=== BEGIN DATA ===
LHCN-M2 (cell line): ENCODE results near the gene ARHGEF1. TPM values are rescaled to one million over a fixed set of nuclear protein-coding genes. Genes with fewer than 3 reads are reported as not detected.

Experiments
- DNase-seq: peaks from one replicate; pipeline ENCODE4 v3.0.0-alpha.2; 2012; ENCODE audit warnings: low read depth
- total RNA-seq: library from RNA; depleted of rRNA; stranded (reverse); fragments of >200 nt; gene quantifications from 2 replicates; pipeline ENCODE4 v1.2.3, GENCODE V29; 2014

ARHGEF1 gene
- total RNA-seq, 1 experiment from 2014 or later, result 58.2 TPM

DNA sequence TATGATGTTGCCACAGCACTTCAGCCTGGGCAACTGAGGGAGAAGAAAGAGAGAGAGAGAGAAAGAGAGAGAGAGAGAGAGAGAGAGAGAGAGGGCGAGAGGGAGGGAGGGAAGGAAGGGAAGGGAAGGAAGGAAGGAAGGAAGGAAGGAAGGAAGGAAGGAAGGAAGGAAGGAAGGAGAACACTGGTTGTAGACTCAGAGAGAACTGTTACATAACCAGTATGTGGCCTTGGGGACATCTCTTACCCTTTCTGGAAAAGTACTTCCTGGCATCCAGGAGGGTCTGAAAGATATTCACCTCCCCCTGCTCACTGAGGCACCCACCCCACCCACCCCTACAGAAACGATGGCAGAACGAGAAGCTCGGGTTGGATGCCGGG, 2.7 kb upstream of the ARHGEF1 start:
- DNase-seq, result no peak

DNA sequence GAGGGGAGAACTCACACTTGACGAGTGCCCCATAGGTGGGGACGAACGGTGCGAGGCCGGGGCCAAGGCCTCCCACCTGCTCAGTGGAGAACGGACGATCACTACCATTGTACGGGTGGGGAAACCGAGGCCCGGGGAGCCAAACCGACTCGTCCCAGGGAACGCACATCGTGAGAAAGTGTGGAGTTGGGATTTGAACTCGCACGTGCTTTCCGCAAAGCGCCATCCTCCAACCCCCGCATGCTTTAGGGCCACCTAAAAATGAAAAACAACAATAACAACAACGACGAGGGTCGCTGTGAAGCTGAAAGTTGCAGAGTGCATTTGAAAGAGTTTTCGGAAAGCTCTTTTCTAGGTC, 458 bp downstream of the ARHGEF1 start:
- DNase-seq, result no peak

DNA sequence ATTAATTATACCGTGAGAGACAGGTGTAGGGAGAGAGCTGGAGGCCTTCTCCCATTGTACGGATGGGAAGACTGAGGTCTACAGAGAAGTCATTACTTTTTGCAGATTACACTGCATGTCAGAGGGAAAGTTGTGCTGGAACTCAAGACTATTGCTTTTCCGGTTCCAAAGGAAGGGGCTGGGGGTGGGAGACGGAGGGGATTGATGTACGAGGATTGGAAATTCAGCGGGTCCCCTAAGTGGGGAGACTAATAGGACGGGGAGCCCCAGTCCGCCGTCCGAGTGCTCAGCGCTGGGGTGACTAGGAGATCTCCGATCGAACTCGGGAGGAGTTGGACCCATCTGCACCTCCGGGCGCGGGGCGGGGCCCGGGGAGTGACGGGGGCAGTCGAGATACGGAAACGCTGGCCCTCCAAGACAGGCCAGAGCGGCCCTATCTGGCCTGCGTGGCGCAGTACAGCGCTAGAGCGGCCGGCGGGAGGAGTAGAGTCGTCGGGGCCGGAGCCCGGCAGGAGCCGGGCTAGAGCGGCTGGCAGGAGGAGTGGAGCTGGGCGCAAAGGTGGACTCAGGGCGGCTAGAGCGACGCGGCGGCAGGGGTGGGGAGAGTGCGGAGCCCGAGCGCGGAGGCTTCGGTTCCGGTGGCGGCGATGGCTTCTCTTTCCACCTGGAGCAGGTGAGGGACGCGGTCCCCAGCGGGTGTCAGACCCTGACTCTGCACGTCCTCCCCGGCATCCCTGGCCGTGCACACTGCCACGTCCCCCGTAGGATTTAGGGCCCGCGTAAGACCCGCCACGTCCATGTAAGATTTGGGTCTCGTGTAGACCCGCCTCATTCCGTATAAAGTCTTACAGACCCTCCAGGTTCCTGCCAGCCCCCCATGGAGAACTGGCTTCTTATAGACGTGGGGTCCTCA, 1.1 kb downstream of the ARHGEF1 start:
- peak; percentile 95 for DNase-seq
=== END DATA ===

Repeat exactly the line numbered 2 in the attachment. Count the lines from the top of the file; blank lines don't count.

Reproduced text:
Experiments